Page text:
HPA NET Event Explores Trends in AI with Industry Experts
By Debra Kaufman
Is ChatGPT taking over Hollywood? AI inroads into M&E was the focus of discussion at HPA NET’s May 2 gathering at the Universal Sheraton. Subject matter experts helmed ten roundtables, posing provocative questions and keeping the sold-out crowd buzzing into the evening.
Although these tools have been part of the industry for the past several years, 2022’s spectacular breakthroughs, including DALL-E, which creates pictures from language prompts and ChatGPT, a natural language processing tool, made this the perfect time to explore the topic. All the major tech companies – think Amazon, Google, Facebook, Microsoft – are deeply invested in pushing AI forward. Evidence of that is a recent research report, published by Microsoft, that reported that its new AI system was showing signs of “artificial general intelligence” (AGI) which, says The New York Times, “is shorthand for a machine that can do anything the human brain can do.”
In Hollywood, artificial intelligence has inserted itself into nearly every workflow. Results have largely been laudatory, but also sparked fears of job loss and other potential negative impacts. Witness the writers’ strike, in part motivated by the concern that ChatGPT-like AI tools will replace writers. That was the focus of the table led by showrunner Jack Dolgen and director C. Craig Patterson, who addressed “why AI writing will always need the human touch.”
Actors have also been impacted by AI for some time. In the mid-2000s AI tools were used to de-age actors, and later to create fully digital versions of deceased actors, such as Star Wars’ Carrie Fisher and Fast & Furious star Paul Walker. Now, actors, musicians and other performers are routinely scanned (sometimes at the behest of the studios producing franchises they star in) for future use – an asset that can be legally inherited by their heirs. Tom Hanks recently told “The Adam Buxton Podcast” on BBC that he’ll be able to act forever, as a combination of AI and deepfake technology. I hosted a table to discuss the issues that arise with both synthetic actors and deepfakes.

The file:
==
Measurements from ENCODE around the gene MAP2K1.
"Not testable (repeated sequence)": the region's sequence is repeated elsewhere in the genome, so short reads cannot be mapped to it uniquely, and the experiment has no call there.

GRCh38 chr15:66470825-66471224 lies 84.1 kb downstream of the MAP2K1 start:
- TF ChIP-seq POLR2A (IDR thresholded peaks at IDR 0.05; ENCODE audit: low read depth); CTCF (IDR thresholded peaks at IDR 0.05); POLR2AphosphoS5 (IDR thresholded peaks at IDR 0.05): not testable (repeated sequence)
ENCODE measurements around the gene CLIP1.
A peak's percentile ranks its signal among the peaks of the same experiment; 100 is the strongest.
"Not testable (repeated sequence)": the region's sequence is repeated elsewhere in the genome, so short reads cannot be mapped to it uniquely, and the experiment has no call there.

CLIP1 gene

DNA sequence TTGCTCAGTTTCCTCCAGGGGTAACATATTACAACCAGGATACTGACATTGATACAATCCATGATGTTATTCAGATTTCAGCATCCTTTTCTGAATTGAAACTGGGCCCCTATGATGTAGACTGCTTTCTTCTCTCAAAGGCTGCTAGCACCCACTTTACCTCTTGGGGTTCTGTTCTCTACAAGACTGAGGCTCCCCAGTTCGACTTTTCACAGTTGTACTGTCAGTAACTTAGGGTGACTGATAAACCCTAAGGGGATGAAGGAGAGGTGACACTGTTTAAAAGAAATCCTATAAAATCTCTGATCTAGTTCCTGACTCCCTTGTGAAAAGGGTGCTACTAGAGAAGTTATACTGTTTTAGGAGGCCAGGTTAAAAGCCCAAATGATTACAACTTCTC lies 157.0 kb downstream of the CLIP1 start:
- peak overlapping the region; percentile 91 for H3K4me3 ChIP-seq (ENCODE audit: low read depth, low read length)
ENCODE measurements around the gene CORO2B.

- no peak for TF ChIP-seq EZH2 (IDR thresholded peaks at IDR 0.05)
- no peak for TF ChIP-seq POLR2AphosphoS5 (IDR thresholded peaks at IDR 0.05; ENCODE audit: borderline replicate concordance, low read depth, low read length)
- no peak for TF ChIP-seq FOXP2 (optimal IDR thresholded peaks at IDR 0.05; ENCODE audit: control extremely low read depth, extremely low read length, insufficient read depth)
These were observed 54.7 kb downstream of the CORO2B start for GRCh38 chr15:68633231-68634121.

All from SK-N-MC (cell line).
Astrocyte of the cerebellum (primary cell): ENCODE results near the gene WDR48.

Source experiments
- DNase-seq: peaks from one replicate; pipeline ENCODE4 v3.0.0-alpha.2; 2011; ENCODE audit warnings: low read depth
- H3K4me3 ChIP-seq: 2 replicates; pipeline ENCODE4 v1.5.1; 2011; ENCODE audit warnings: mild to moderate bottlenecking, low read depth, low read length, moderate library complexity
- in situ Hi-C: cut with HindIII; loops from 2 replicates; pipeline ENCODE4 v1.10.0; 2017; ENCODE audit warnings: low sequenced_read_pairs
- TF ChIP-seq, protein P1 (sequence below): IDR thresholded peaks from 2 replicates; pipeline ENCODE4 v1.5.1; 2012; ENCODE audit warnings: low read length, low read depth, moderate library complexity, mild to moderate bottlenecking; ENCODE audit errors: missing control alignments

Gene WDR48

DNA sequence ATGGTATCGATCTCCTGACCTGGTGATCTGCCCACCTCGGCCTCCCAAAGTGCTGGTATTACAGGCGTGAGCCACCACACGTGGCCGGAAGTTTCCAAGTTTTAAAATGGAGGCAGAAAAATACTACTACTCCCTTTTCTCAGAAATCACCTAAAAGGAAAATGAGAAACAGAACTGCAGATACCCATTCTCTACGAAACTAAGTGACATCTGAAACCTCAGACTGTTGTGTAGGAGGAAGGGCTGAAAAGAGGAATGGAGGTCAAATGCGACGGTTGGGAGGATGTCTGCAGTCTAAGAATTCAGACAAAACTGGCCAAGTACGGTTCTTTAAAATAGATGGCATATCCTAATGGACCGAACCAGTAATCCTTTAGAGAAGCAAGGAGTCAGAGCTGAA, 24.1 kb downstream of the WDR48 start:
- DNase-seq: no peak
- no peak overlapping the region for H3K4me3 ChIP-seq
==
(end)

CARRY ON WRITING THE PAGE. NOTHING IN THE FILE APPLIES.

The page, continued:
Artificial intelligence, in combination with other technologies such as CGI, has already had an impact on pre-production with previsualization and remote location scouting and casting. Like Minded Labs Director of Solutions Matt Herson, who led the table “Pixel Pioneers: Unleashing the Future of Pre-Viz with AI-Driven Workflow,” explored the implications of these technological developments.
On the set, virtual production has been boosted by generative AI. In Virtual Producer, journalist Noah Kadner reports on Cuebric, which debuted in January this year with production company XR Studios, and now brings generative AI technology to filmmakers and creatives.
Visual effects, post production and distribution also have plenty of complicated and labor-intensive processes that are already benefiting from AI, a trend that is only likely to expand over time. Three HPA NET tables focused discussion on these topics: Light Iron workflow manager Justin Potter on AI in DI, Colourlab color scientist/CEO/founder Dado Valentic on finishing, and Evercast chief strategy officer JP Castel on AI’s impact on metadata collection.
AI tools also offer solutions for decision-making, such as Cinelytic, in use at Warner Bros. Studios, Sony Pictures, Ingenious Media, Productivity Media and STX Entertainment. Fox Entertainment director of post production and technology Payton List hosted a roundtable on “The Pros and Cons of AI: a Studio Perspective” and Entertainment Technology Center (ETC) program director Yves Bergquist led a discussion on how to insert generative AI into creative organizations.
In addition to Cinelytic, other AI startups offering decision-making tools to Hollywood executives include ScriptBook, which predicts a movie’s success by analyzing its script; Vault, which predicts which demographics will watch films by tracking how trailers are received online; and Pilot, offering box office forecasts up to 18 months before films launch.
How real are all these claims? Will movies be made entirely by algorithms? Will people lose jobs if these tools are implemented, gain new ones focused on managing AI, or both? HPA NET will continue to host conversations exploring these questions and concerns and others as the role of AI in the industry continues to evolve.